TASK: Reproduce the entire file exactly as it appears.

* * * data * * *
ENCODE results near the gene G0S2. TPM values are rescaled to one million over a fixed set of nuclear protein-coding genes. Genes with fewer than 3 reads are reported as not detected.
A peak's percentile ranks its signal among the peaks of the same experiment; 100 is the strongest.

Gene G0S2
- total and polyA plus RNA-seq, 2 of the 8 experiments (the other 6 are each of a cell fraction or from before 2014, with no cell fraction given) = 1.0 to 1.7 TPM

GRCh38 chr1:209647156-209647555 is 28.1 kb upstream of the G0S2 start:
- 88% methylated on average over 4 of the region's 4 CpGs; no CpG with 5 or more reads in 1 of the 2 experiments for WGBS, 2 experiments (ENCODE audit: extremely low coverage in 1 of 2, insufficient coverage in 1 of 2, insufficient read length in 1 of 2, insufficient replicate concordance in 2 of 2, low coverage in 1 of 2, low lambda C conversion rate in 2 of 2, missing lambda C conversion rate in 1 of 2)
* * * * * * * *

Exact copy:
ENCODE results near the gene G0S2. TPM values are rescaled to one million over a fixed set of nuclear protein-coding genes. Genes with fewer than 3 reads are reported as not detected.
A peak's percentile ranks its signal among the peaks of the same experiment; 100 is the strongest.

Gene G0S2
- total and polyA plus RNA-seq, 2 of the 8 experiments (the other 6 are each of a cell fraction or from before 2014, with no cell fraction given) = 1.0 to 1.7 TPM

GRCh38 chr1:209647156-209647555 is 28.1 kb upstream of the G0S2 start:
- 88% methylated on average over 4 of the region's 4 CpGs; no CpG with 5 or more reads in 1 of the 2 experiments for WGBS, 2 experiments (ENCODE audit: extremely low coverage in 1 of 2, insufficient coverage in 1 of 2, insufficient read length in 1 of 2, insufficient replicate concordance in 2 of 2, low coverage in 1 of 2, low lambda C conversion rate in 2 of 2, missing lambda C conversion rate in 1 of 2)